The never-again garage sale is over.
And after all that carrying on I did, I have to admit it went so well!
By the numbers:
- Days involved—about 2 days of hard-core preparation, focused on making items presentable, setting up tables, pricing, and “merchandising.” The sale itself lasted 1 very busy evening from 4-7, 1 exhausting day from 8-3, and 1 mellow morning from 8-noon.
- Perfect weather—5 days, for set-up and sale—bright sunshine, low humidity, temps in the 70s. If I could be guaranteed this weather, I might have a garage sale every year!
- Time the first people showed up for the 4 o’clock sale—11 a.m.
- Time the same people came back for the 4 o’clock sale—3 p.m.
- Time I finally relented and let them all in—3:55 p.m.
- Shoppers—hundreds. Everyone who made it to our house, at the end of the road, talked about the traffic and congestion and throngs/hordes/droves of people!
- Items sold—hundreds, proving the maxim that, “one person’s trash is another’s treasure”!
- Items sold that gave me pause—a few. My grandmother’s old bed. A beautiful rocker from the farm. A couple of vintage sewing cases. It helped that the buyers seemed to love what they got!
- Money made—closer to $1000 than $500.
- Clean-up time—less than 1 hour; so easy because we had so little left!
- Leftovers—1 box of books, 4 boxes of odds and ends, all to be donated.
- Back in the garage—1 old chair, 3 larger antiques that I’ll put on Craigslist.
- Favorite moments—1. A woman from a couple miles away, who has her own big sale every year, pointed at my little porch glider (not for sale) and announced loudly, “THAT’S what I’m looking for!” To which I answered, “I bought that from you last year!” I really did . . .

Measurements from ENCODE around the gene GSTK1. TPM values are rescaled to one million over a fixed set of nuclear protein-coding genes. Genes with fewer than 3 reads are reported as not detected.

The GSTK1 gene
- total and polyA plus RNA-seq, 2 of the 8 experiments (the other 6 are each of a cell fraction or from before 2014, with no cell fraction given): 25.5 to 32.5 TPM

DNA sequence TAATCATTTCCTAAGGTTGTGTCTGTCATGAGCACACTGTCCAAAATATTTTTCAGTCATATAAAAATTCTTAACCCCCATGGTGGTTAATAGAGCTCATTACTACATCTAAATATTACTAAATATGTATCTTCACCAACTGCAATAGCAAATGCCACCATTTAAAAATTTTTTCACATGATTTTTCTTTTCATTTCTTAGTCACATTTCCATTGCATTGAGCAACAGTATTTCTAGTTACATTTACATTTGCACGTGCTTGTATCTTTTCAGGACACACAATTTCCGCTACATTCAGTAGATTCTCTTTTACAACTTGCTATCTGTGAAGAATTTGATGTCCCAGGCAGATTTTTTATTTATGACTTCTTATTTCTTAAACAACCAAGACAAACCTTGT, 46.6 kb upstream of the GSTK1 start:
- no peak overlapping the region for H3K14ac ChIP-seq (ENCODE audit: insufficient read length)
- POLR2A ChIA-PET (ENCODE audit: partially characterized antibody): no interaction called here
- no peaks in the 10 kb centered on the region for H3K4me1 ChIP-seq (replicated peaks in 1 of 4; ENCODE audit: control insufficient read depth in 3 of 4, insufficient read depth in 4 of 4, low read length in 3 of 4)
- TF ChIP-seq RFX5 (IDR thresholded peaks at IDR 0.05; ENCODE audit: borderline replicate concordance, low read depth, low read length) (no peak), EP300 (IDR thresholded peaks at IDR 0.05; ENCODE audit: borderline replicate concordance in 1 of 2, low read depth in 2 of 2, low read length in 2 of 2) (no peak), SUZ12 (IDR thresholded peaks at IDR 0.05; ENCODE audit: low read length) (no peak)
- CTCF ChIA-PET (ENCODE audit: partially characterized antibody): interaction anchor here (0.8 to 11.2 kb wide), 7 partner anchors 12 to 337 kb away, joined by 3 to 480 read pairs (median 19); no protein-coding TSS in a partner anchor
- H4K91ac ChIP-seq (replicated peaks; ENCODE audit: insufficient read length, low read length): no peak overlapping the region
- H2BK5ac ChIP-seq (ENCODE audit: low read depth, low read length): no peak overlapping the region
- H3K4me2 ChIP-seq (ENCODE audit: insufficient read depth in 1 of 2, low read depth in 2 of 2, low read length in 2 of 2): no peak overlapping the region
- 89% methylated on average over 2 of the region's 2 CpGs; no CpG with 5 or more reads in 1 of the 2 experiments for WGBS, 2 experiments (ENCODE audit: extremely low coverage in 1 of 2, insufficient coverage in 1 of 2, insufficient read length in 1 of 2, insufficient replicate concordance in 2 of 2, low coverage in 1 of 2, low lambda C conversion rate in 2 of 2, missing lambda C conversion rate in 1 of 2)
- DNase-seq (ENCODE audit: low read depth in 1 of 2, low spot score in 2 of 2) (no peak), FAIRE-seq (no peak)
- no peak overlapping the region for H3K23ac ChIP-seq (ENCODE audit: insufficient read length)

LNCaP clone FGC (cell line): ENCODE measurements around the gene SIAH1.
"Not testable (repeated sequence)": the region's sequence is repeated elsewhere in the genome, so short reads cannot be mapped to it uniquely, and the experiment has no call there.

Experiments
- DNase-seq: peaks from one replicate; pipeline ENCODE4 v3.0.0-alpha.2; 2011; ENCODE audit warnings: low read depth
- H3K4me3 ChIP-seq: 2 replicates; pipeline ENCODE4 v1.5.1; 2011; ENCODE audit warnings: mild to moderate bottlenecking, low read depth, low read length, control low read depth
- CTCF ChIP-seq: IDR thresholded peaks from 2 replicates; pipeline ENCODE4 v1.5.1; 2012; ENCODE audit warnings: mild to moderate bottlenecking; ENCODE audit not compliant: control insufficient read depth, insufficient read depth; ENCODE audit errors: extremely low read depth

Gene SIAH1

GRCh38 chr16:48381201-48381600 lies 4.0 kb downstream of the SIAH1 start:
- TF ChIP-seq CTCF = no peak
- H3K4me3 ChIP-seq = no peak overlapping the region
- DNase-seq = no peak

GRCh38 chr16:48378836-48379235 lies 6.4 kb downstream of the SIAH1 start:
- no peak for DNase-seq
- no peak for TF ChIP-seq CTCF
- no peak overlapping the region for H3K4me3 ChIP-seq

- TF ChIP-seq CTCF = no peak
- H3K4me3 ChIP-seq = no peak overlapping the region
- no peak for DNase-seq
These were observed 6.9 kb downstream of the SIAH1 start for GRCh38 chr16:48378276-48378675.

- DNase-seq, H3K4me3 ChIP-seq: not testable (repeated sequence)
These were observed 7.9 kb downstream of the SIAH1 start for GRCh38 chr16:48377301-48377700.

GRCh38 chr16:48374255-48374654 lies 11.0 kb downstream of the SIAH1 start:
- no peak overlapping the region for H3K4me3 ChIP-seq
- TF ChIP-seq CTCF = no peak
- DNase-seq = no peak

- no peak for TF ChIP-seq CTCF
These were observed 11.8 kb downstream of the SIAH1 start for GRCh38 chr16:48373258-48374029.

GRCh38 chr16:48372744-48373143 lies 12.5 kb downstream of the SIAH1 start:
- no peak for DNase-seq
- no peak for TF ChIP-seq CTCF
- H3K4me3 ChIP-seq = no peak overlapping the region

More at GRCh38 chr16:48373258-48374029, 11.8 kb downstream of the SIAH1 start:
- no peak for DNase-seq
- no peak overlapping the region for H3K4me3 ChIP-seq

- Free time—Not a lot, except on Sunday morning. I spent that time going through boxes of damaged linens that I’ve accumulated, to decide what could be thrown away, what could be recycled into rag rugs (if I ever go that direction with weaving), and what could be cut up to use in other projects. I started thinking about a quilt that would incorporate pretty fragments, especially monograms, from damaged items. I winnowed 5 plastic bins into 1½.
It was a three-day whirlwind. We ate on the fly, gave garden tours, chatted with neighbors, made sure no one took off with our friendly cats, shooed the neighbor kids away. I dug up a piece of my hops vine to send home with a shopper.
We haggled (not really—we gave great prices!), we laughed, we lamented missing out on the sales down the road.
I didn’t get to the neighbor’s for one of her Michigans. I went to only one other sale, after we had closed ours, but I did score some old linens!
So, it’s over. It was more fun than I expected, more profitable than I anticipated, and we divested ourselves of more stuff than I could’ve hoped.
If fact, it went so smoothly I haven’t even felt the need to exclaim “never again.” But I will say, “No time soon!”